Dear Mr. Schultz,
While I have expressed my doubts about the wisdom of encouraging any potentially controversial conversations while in the time-sensitive position of serving customers, I appreciate that your heart is in the right place.
People across the country already engage in conversations about life's many challenges and controversies as they develop relationships with baristas, clerks, barbers and mechanics across multiple interactions as those interactions lead to a greater feeling of familiarity and friendship.
Sometimes it leads to greater understanding and/or tolerance of different points of view. Sometimes it leads to lawsuits (ask the owner of Arlene's flowers), but I for one appreciate the role the free market has in bringing people together in a diverse society and do not underestimate the difference a kind Starbucks barista may have on a regular customer.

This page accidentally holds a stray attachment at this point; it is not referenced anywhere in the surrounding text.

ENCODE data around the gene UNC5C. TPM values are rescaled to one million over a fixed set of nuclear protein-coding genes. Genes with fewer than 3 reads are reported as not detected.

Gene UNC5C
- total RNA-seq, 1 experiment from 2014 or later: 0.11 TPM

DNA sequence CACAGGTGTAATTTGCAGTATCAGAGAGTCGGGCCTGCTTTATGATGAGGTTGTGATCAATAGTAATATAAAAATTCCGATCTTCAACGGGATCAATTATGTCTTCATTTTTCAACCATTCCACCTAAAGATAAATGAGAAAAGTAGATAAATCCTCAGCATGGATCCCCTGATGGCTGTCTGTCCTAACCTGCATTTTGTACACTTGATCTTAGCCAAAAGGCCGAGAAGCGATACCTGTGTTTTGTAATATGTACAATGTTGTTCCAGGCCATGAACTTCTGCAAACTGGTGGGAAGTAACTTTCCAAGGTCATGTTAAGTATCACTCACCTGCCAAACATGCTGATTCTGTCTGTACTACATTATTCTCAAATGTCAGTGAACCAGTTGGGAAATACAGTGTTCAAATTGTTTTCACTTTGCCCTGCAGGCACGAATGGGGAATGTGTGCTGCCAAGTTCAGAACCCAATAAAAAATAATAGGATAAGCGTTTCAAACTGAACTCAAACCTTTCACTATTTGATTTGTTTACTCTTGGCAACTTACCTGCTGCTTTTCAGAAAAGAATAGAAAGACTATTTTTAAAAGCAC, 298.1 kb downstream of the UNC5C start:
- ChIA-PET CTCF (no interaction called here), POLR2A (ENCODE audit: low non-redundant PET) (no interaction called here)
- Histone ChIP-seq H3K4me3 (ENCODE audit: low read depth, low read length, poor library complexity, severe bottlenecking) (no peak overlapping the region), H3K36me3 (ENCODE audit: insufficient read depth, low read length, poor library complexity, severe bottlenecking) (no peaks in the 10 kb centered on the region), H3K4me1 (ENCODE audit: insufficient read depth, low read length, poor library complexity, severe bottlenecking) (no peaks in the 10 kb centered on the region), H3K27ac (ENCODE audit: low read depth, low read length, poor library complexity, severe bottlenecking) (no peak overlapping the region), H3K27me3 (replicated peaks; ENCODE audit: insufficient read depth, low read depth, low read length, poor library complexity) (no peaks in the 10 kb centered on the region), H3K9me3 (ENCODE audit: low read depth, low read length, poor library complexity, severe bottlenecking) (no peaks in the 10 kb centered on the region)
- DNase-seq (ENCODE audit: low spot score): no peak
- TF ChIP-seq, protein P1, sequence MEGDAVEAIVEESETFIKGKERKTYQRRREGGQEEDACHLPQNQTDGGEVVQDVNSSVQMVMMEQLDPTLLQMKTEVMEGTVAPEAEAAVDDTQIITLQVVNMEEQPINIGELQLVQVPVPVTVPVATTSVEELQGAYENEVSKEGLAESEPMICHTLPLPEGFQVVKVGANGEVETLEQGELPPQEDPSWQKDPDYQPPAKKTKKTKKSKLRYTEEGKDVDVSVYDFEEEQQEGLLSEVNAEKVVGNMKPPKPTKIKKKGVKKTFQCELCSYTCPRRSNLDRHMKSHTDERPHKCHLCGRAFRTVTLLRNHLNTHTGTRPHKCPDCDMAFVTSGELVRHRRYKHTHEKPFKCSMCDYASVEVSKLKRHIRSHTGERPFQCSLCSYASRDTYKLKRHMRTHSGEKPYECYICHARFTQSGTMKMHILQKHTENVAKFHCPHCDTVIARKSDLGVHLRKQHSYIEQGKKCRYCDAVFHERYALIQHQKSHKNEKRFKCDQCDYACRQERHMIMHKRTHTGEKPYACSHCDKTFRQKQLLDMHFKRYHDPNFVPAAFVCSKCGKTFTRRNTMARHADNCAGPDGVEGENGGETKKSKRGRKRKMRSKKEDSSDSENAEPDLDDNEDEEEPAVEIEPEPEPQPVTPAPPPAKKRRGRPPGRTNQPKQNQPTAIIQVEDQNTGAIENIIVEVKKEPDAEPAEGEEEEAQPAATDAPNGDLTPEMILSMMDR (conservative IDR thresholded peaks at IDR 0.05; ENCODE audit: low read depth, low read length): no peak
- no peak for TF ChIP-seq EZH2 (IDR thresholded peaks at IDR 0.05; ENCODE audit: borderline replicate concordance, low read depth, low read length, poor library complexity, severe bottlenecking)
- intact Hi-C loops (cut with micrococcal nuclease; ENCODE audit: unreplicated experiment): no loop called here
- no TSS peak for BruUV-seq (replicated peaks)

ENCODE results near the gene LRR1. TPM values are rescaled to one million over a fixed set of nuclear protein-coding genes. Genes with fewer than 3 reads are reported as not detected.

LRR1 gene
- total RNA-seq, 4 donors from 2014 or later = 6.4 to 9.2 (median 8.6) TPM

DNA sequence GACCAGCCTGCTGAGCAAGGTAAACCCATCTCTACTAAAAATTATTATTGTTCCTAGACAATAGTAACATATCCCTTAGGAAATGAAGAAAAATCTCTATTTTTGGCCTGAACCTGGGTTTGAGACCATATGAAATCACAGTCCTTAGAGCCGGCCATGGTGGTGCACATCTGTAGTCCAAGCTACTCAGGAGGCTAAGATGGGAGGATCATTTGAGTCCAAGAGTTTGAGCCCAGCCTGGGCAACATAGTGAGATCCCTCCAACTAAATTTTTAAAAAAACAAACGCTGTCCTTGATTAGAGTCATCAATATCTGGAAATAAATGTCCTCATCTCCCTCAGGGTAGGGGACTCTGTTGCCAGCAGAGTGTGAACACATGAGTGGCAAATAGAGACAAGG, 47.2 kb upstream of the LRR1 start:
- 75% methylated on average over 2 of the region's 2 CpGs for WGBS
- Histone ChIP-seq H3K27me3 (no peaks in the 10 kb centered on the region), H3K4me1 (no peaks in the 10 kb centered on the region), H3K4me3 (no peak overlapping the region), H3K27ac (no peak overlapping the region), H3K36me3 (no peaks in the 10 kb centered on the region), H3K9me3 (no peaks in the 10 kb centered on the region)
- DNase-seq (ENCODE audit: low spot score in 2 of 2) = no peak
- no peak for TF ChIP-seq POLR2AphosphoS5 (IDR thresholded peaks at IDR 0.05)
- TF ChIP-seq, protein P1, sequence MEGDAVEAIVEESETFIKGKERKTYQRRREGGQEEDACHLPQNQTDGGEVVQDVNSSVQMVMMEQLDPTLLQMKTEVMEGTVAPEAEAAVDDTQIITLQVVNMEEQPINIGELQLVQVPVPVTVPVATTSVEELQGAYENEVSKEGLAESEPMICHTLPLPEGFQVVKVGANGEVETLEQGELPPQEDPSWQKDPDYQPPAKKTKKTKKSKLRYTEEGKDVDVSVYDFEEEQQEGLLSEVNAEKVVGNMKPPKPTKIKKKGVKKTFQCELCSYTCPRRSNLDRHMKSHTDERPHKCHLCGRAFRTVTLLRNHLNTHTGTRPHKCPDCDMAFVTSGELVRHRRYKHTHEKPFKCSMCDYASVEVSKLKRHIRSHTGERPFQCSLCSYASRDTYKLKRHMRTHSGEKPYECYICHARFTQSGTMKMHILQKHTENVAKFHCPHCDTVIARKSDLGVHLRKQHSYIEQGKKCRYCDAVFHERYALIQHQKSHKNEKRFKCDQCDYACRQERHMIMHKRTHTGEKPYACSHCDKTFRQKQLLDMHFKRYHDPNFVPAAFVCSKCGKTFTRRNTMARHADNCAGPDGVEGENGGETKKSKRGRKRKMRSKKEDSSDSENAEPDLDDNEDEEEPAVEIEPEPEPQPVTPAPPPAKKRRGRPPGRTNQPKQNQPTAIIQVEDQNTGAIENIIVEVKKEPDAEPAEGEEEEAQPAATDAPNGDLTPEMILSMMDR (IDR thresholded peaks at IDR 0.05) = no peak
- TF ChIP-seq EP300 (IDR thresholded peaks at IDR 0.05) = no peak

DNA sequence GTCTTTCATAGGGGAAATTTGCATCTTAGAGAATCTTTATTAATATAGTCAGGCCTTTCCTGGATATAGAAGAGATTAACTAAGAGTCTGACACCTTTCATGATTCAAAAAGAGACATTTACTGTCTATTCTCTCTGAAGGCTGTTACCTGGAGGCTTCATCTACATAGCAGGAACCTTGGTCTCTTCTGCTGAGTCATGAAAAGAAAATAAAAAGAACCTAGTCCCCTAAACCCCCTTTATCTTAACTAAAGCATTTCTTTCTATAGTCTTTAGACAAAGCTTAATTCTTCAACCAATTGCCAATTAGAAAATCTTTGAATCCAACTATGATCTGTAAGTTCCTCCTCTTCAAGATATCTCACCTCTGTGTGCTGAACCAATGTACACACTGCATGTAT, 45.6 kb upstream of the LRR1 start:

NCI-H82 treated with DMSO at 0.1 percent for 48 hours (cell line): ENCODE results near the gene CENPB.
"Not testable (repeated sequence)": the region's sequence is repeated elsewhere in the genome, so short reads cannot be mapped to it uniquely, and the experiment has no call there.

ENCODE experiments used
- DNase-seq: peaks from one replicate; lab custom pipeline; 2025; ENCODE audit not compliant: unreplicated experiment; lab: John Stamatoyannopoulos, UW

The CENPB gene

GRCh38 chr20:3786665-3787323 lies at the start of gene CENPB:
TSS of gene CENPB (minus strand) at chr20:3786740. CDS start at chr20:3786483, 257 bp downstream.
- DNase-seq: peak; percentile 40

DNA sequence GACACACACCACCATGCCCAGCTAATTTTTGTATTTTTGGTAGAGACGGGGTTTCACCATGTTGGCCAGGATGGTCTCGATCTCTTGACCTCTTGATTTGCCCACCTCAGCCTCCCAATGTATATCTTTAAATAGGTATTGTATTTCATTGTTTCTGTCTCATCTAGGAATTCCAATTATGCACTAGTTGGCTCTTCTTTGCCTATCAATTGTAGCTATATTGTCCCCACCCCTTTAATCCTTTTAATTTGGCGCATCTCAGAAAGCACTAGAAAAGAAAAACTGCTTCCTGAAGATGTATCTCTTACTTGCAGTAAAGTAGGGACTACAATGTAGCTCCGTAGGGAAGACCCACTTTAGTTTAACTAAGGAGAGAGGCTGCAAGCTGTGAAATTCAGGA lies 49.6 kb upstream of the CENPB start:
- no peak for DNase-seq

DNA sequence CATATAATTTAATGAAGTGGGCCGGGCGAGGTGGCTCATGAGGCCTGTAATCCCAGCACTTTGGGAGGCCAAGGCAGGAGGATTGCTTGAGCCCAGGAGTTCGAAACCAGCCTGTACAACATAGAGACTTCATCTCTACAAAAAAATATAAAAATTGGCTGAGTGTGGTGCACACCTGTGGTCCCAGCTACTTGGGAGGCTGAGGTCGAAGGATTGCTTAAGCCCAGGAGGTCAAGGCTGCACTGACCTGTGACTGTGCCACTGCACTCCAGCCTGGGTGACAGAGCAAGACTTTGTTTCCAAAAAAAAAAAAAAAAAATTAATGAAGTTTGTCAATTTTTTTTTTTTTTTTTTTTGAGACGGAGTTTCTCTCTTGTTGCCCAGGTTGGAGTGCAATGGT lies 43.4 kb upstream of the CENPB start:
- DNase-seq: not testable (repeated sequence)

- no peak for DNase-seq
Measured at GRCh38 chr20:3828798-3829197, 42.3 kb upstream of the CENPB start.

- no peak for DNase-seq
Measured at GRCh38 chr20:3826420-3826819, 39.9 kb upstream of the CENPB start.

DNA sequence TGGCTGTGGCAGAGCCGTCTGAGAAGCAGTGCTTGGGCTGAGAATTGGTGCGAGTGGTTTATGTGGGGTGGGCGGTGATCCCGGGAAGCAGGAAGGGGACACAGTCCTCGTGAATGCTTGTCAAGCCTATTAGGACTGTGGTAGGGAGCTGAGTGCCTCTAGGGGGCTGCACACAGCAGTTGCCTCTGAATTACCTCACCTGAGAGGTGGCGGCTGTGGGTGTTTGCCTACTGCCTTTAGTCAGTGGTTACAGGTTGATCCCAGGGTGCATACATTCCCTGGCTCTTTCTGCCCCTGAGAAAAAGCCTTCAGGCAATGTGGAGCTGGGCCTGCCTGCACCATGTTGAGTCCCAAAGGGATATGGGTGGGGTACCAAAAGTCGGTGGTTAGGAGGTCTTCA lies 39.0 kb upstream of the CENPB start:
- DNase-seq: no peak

At my station, AM 770 KTTH we're already a bit ahead of Starbucks on this one. We launched our "freedom series", a series of debates designed to tackle controversial issues in an engaging, stimulating, but also civil way.
We've already covered the topics of the $15/hour minimum wage, religious freedom, and guns (a controversy in which Starbucks has had plenty of attention). Coincidentally, our next topic is "Race in America" (tickets and info here).
I invite you to be my guest or even to participate should you choose. If you're worried about being treated fairly, let me alleviate those concerns by pointing out that Seattle's open-Socialist member of the City Council, Kshama Sawant, thanked me for being fair after the minimum wage debate.
I know you are an enormously busy and successful man and I doubt this open letter even crosses your desk. But if it does, and you have time, the invitation is genuine.
I promise to limit rebukes regarding the Sonics to two.
David Boze, moderator